For Dust You Are

You might see some folks walking around with ashen crosses on their foreheads today.

You might be one of those folks. I am.

Some Christian denominations observe Ash Wednesday. Others do not, since the imposition of ashes is not explicitly commanded in Scripture. Whether your church chooses to participate in the imposition of ashes or not is not the main point. The main point is what the ashes symbolize, and that is something that every orthodox Christian church agrees on. We are sinners, who have fallen short of the glory of God and are brought near to Him again only through the death of Jesus Christ (Romans 3:23-24).

As I said before, some of our dear brothers and sisters in Christ do not observe Ash Wednesday. That’s fine. It is never once mentioned, let alone commanded, in Scripture. But for those of us who do, I think it’s a very special day. For all its somberness, it gives us a chance to come together with other believers, and acknowledge our sins.


In the Old Testament especially, ashes were a sign of mourning. When David was distraught, he took poetic liberty and wrote that he ate ashes like bread (Psalm 102:9a). In Job 42, Job repents in dust and ashes (Job 42:6). When Jonah warned the people of Ninevah about God’s impending judgment, their king sat in ashes (Jonah 3:6). Even in the Gospels, Jesus mentions cities of old which He said would have repented in ashes long ago if in the same circumstance as the cities to which He spoke (Matthew 11:21, Luke 10:13). It was a common practice for God’s people to wear ashes as they mourned their sin and sought Him with increased intensity.

There’s something sobering about that. I think that as modern Christians, we have a tendency to focus solely on our forgiveness and not on our sins. (Don’t get me wrong there – our forgiveness in Christ should be at the forefront of our minds, but not at the expense of reflecting on why we need that forgiveness in the first place.) As believers, forgiveness comes free to us, but it was not free for our Lord. Christ gave it all – the righteous for the unrighteous, the spotless for the marred, the Son of God for my soul. The sins that nailed Christ to the cross are the sins represented by the crosses of Ash Wednesday.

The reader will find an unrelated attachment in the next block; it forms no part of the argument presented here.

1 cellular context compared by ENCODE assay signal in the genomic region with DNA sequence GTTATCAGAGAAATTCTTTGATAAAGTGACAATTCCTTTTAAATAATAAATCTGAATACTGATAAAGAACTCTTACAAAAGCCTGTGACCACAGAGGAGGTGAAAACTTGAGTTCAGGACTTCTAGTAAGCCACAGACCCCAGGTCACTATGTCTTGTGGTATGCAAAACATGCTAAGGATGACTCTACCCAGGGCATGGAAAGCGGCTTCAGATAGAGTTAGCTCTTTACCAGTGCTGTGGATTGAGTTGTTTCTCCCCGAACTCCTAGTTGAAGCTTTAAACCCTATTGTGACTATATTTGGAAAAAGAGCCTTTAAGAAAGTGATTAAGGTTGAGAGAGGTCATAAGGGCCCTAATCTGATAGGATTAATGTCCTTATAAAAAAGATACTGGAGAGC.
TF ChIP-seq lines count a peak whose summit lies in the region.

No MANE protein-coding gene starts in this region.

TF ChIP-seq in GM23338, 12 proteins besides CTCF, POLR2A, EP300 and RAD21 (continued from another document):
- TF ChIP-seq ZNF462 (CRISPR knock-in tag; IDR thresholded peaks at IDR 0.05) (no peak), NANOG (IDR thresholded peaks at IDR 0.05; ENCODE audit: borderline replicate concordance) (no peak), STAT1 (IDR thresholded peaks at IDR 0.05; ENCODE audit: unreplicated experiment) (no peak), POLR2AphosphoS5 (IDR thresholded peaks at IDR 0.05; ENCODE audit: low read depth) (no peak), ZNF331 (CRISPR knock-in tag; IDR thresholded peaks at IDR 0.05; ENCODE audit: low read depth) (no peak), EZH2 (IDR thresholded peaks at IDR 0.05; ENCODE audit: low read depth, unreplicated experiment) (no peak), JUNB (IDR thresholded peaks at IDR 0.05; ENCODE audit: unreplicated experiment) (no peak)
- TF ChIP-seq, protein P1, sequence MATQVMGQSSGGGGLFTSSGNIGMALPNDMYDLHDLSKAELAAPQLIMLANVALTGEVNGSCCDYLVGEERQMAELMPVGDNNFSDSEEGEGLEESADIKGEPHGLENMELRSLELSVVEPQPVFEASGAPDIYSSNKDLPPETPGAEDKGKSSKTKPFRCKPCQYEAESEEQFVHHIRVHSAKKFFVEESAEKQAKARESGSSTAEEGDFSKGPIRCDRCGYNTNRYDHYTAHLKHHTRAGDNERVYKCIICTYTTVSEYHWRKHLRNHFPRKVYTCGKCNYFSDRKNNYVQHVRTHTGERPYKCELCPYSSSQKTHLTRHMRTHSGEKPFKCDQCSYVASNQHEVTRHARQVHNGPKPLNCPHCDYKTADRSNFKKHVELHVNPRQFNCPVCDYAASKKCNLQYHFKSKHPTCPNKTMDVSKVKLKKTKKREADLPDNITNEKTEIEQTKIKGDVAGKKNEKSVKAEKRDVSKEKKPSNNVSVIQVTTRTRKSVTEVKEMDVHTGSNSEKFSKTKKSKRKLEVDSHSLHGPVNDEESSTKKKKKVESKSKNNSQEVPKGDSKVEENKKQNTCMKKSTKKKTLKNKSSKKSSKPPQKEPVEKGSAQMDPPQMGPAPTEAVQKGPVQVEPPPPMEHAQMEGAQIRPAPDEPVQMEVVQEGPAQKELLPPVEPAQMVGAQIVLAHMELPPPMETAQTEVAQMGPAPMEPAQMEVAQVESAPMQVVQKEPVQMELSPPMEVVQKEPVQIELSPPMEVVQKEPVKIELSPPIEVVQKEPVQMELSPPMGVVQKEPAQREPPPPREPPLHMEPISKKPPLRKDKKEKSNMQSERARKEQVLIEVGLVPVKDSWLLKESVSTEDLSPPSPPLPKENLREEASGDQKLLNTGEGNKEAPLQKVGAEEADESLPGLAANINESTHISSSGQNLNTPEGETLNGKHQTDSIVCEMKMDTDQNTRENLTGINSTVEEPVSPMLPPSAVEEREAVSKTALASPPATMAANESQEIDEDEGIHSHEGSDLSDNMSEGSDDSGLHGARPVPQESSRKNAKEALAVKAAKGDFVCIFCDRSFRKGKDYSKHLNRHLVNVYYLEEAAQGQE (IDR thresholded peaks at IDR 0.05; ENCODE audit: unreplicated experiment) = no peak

The substance (the ashes) reminds us of our sin and its consequence. Following the fall of man, God said, “For you were made from dust and to dust you shall return” (Genesis 3:19b). The shape (the cross) reminds us of our forgiveness.


Sometimes, symbols have double meanings. My campus pastor talked about this in chapel today. After Cain killed his brother, Abel, God marked him. No doubt, that mark identified him as a murderer, but it was also God’s way of protecting him from anyone who would seek to avenge Abel’s life by killing him (Genesis 4:15). In Nathaniel Hawthorne’s famous novel The Scarlet Letter, the scarlet “A” marks Hester Prynne as an adulteress. By the end of the novel though, many people come to interpret the “A” as “able,” rather than as “adulteress.” My ashes mark my sin. They identify me as one who has fallen short of the glory of God. But they also symbolize my forgiveness in Christ. He bore my punishment and died my death and secured my salvation.

Sinner that I am, I could never earn my way to heaven. But by grace, I have been brought near. By grace, I have been washed from all my iniquity and cleansed from all my sin (Psalm 51:2). And dear one, if you believe, so have you.

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